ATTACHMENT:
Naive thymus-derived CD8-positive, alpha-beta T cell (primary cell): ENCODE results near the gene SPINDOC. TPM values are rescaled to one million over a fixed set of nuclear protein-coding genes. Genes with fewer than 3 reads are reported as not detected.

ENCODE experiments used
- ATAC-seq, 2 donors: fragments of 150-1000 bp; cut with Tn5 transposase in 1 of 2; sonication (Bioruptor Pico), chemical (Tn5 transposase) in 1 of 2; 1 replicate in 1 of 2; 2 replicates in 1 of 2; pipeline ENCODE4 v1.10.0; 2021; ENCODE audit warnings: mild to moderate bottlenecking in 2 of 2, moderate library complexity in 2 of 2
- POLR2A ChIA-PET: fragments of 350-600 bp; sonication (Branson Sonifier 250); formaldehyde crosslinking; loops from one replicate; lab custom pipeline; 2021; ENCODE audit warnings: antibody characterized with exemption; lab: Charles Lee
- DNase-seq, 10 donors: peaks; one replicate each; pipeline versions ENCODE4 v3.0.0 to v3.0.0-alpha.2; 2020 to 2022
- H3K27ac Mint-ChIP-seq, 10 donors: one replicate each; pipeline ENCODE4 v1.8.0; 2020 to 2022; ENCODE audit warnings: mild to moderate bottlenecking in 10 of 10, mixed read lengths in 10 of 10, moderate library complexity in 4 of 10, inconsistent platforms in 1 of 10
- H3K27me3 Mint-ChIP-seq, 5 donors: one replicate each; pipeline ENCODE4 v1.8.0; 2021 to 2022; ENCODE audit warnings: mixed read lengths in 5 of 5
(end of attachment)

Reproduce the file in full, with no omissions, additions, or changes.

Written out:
Naive thymus-derived CD8-positive, alpha-beta T cell (primary cell): ENCODE results near the gene SPINDOC. TPM values are rescaled to one million over a fixed set of nuclear protein-coding genes. Genes with fewer than 3 reads are reported as not detected.

ENCODE experiments used
- ATAC-seq, 2 donors: fragments of 150-1000 bp; cut with Tn5 transposase in 1 of 2; sonication (Bioruptor Pico), chemical (Tn5 transposase) in 1 of 2; 1 replicate in 1 of 2; 2 replicates in 1 of 2; pipeline ENCODE4 v1.10.0; 2021; ENCODE audit warnings: mild to moderate bottlenecking in 2 of 2, moderate library complexity in 2 of 2
- POLR2A ChIA-PET: fragments of 350-600 bp; sonication (Branson Sonifier 250); formaldehyde crosslinking; loops from one replicate; lab custom pipeline; 2021; ENCODE audit warnings: antibody characterized with exemption; lab: Charles Lee
- DNase-seq, 10 donors: peaks; one replicate each; pipeline versions ENCODE4 v3.0.0 to v3.0.0-alpha.2; 2020 to 2022
- H3K27ac Mint-ChIP-seq, 10 donors: one replicate each; pipeline ENCODE4 v1.8.0; 2020 to 2022; ENCODE audit warnings: mild to moderate bottlenecking in 10 of 10, mixed read lengths in 10 of 10, moderate library complexity in 4 of 10, inconsistent platforms in 1 of 10
- H3K27me3 Mint-ChIP-seq, 5 donors: one replicate each; pipeline ENCODE4 v1.8.0; 2021 to 2022; ENCODE audit warnings: mixed read lengths in 5 of 5